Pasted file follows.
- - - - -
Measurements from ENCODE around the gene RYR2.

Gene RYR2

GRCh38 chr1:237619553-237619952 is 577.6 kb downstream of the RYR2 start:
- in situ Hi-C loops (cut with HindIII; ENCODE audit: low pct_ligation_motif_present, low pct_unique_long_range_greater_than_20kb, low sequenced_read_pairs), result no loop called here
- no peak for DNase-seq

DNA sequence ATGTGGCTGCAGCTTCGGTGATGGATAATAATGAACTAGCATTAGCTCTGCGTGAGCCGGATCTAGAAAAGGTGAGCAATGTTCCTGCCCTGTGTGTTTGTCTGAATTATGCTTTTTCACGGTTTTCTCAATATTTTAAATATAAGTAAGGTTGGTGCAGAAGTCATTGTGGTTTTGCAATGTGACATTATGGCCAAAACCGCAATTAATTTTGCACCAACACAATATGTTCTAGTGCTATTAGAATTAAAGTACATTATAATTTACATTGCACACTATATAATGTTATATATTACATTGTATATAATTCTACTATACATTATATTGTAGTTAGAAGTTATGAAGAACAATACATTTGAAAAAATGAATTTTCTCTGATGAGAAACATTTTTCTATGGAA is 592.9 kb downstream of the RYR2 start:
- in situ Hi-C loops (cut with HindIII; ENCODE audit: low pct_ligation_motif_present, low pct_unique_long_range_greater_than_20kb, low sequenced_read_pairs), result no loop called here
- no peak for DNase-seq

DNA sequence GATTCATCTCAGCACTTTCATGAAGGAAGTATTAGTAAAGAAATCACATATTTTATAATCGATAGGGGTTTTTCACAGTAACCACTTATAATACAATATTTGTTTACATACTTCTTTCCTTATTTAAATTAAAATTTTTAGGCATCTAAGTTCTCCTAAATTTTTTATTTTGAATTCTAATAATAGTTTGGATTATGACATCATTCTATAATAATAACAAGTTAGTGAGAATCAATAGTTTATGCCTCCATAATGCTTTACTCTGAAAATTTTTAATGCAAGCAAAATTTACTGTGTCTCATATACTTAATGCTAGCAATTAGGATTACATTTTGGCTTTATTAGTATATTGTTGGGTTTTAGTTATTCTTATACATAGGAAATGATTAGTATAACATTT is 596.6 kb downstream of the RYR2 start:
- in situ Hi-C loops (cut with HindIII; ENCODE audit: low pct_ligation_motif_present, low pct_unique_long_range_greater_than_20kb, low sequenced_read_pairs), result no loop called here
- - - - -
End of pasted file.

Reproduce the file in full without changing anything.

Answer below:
Measurements from ENCODE around the gene RYR2.

Gene RYR2

GRCh38 chr1:237619553-237619952 is 577.6 kb downstream of the RYR2 start:
- in situ Hi-C loops (cut with HindIII; ENCODE audit: low pct_ligation_motif_present, low pct_unique_long_range_greater_than_20kb, low sequenced_read_pairs), result no loop called here
- no peak for DNase-seq

DNA sequence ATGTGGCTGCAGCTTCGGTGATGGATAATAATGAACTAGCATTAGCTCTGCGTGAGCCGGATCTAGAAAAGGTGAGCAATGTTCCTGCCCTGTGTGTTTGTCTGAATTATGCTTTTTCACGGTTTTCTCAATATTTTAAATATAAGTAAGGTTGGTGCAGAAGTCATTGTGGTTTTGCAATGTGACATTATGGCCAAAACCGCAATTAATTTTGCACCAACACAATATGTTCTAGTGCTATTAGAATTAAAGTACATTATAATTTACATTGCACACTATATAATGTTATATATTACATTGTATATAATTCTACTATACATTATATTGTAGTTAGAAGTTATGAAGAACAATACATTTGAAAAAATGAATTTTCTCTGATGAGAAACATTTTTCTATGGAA is 592.9 kb downstream of the RYR2 start:
- in situ Hi-C loops (cut with HindIII; ENCODE audit: low pct_ligation_motif_present, low pct_unique_long_range_greater_than_20kb, low sequenced_read_pairs), result no loop called here
- no peak for DNase-seq

DNA sequence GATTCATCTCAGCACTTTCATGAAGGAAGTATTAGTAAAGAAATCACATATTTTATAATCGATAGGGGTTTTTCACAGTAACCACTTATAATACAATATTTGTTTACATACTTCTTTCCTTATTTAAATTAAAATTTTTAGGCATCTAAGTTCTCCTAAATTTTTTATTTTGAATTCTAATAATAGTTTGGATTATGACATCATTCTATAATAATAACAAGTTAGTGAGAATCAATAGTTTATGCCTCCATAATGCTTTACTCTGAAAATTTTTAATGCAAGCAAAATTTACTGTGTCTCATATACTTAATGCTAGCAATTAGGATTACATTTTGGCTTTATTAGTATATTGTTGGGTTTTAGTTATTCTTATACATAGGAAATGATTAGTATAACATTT is 596.6 kb downstream of the RYR2 start:
- in situ Hi-C loops (cut with HindIII; ENCODE audit: low pct_ligation_motif_present, low pct_unique_long_range_greater_than_20kb, low sequenced_read_pairs), result no loop called here